Did we squash my son’s light to save my daughter’s?

By Laura Smith|July 11, 2015|siblings|

As most of you know, I’m SLPMommyofApraxia – referring to the fact that I’m an SLP and mom to a child with 19399_10205281065438749_3352492548506817500_napraxia.  I’m also a mom to a typical developing, smart, energetic, and curious  3 year old, little J.

I have my own private blog for J, because somewhere along the way I decided I like to document my kids’ lives through my own written words.  No one can tell their story like me, and I hope one day they will enjoy reading their story through their mother’s eyes.

However, today I’m writing about J here because my husband and I realized something the other day.  In the midst of our worry about A and our exhaustive daily struggles to help her master the simplest of daily living tasks, J was meeting and surpassing them daily.  Of course we were proud, but we had some unspoken, never said aloud agreement, that we wouldn’t praise J too loudly so as not to hurt our daughter who has literally worked years to not yet master some things J can now do.

However, in the process, I started to notice J seemed to be acting out so much more. Yes, he is two and just turned three, but it seemed so much more than the typical terrible twos and horrible threes.

One night our kids were getting ready for bed.  A was struggling to put her clothes on, and J whizzed through quickly and had his jammy tops and bottoms on in no time.  My husband then instructed him to put on his socks and he protested.  As I watched this, I realized on the rare occasion A can completely dress herself without help, we praise her to high heaven.  Here my son did it, and we were barking at him to now get his socks on. He threw a tantrum, he got in trouble, the night ended on a bad note.

The next night found us again in the same scenario.  A was putting her pull-up on backwards (yes she is still in a night pull-up because her global apraxia issues along with SPD make it impossible for her to even know she wet herself at night), missing the wrong leg hole, etc etc…..and J had whipped on his clothes.  He was again instructed to put on his socks.  He did unlike the previous night without protest, and instead of praise, he was met with…now get in and brush your teeth…tantrum ensued.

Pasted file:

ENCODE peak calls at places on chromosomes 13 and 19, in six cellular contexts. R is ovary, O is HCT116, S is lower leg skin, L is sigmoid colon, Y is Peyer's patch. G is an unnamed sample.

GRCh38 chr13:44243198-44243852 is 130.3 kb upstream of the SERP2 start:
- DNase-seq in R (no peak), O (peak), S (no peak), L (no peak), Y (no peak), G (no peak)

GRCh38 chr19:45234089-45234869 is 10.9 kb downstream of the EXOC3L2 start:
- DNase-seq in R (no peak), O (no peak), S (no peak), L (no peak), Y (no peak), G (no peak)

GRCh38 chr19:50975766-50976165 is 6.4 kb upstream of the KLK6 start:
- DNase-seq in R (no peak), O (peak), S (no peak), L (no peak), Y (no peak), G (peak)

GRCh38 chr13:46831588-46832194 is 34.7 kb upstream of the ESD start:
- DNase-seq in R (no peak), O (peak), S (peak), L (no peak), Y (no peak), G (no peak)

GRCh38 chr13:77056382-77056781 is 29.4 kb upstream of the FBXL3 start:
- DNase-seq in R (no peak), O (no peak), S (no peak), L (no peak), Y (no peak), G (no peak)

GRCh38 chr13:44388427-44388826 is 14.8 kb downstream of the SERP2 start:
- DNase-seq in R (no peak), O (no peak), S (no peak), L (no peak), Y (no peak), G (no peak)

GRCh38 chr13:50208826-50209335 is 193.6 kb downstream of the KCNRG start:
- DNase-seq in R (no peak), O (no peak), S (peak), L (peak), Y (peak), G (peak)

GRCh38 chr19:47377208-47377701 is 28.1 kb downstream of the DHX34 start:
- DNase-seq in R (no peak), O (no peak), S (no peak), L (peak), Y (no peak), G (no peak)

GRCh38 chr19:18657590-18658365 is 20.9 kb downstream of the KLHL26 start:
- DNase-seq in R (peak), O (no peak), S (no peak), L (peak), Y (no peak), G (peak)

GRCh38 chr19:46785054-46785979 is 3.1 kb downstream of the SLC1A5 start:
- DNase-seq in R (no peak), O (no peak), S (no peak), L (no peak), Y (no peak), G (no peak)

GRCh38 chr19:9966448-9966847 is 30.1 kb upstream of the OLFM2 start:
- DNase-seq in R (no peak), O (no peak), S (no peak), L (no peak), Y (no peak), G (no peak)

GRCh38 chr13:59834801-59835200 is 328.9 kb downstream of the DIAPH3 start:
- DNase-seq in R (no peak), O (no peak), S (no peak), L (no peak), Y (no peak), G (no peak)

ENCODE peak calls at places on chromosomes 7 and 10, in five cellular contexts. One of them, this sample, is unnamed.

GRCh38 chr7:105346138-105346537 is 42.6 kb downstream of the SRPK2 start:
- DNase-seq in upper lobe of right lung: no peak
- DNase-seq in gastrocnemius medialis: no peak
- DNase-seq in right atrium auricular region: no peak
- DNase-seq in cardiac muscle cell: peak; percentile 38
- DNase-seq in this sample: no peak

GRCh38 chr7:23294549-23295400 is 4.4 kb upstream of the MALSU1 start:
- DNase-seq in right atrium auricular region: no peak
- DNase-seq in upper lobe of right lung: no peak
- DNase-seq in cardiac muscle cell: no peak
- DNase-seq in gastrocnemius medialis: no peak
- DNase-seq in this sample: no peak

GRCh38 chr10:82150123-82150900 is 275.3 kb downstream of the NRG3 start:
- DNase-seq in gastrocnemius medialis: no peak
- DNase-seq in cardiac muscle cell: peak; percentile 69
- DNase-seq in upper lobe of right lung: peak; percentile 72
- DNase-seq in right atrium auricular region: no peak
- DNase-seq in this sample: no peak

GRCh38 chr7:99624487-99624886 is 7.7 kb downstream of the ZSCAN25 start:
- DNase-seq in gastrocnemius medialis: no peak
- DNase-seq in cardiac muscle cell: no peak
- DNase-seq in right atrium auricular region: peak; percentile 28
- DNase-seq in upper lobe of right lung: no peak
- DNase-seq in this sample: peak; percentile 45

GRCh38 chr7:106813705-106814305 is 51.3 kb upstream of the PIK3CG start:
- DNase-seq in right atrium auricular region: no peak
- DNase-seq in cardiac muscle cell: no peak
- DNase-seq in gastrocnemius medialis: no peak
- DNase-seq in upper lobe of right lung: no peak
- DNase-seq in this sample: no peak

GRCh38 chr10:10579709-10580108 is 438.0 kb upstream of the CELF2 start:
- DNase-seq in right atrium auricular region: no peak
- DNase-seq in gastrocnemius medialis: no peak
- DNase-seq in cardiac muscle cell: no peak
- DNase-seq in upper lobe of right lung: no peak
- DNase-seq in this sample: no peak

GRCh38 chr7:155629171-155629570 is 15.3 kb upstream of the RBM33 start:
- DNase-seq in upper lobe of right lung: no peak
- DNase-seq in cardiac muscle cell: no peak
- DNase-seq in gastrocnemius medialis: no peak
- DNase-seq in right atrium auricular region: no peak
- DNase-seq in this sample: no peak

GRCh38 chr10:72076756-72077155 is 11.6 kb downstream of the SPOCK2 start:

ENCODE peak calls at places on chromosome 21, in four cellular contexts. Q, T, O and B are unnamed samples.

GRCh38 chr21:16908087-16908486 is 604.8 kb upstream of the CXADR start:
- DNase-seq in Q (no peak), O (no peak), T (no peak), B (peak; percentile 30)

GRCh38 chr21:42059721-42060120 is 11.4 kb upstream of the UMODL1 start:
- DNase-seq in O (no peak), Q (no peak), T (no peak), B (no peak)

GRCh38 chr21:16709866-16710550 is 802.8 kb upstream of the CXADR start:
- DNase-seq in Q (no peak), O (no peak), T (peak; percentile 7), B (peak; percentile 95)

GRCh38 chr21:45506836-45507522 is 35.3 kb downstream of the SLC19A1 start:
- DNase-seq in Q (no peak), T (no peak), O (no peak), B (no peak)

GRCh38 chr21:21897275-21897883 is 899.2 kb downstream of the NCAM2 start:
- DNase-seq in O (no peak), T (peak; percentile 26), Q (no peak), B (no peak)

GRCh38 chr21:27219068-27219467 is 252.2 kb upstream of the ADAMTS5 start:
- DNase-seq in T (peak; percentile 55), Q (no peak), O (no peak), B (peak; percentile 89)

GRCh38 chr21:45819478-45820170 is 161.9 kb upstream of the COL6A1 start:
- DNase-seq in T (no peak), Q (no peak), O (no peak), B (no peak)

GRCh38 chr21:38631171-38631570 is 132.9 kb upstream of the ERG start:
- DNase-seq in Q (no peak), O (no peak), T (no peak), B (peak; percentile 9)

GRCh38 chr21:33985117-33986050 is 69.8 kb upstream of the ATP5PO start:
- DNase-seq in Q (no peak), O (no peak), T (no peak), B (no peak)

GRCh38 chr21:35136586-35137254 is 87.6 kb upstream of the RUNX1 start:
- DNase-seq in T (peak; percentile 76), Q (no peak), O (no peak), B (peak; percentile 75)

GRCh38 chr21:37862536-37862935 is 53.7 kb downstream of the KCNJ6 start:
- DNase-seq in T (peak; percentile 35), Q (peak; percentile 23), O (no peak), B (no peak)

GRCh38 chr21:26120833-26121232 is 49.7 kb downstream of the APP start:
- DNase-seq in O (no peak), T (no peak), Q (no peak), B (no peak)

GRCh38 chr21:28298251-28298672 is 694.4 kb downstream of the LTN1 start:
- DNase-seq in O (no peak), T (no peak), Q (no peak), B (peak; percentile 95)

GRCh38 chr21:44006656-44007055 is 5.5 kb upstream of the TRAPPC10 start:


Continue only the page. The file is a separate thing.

And that’s when it hit me.  My poor little dude needs praise. If he were our first child, we would be singing his achievements for all to hear!  We would be so proud and be telling everyone who would listen.  We would probably be posting facebook updates on our prodigy and the newest thing he learned.

But we weren’t.  So scared to discourage A, we remained silent….and me…knowing the pain other moms of special needs kids feel when someone posts about their typical developing child doing typical or extraordinary things, I remained silent, only keeping a private blog so that he knew one day just how proud I really am of him.

What is one to do?  I talked to my husband and told him he never praises J.  He admitted all the same things I felt.  I expect more of him.  I know he can do it.  I don’t have to worry about him.

I said again he never praises J, and in that moment we both were solemn.  He said he didn’t want to hurt A.  In the process though, were we hurting our son?  Every child wants their parent to feel proud of them.  The cards our daughtger were dealt aren’t fair, but does that mean our son has to suffer too?

He is made to tag along waiting in the waiting room while A goes to school, to speech, to O/T,  and private swim lessons. As a baby I was just trying to keep him busy, but as he has grown into a toddler he has began protesting that he too wanted to go: to school, to speech, to O/T, to private swim.  The day we told him he could go to private swim if he pooped in the potty, he pooped and kept saying over and over “I pooped in the potty! Now I can go to swimming with Josh! (the swim teacher’s name).”  When he went, he was miserable and cold, but he never complained.  He tried his best, he looked for…..praise.

I decided to start a sticker chart for both of them.  Anytime they did something that made me proud, they earned a sticker.  When it was filled up, they got a prize of their choice.  I already see a change in Jace.  His face lights up when he hears he has made us proud.  He kisses me more.  I used to say he was my snuggle bear, and I have my snuggle bear back.  He’s such a little lovey…and you know what?  A is not crushed.  We should have known.  That girl is incredible.  She cheers for him too and tells him good job.  Tonight, they declared at the dinner table together,

“We love each other.”


And we do.  We have so much love here, and I don’t want to hide any of it anymore because it might hurt someone’s feelings.  We all have different strengths and talents, and if we don’t have a strength or talent someone else possesses, we shouldn’t be jealous.  In turn, if we have a talent or strength someone else doesn’t have, we should be allowed to proud, because that is what makes us all unique.

We should be cheering each other on and praising each other’s successes, making sure we let them know just how proud we are of them and of each other….. just like A does, despite all her challenges.  I have so much to learn from her.





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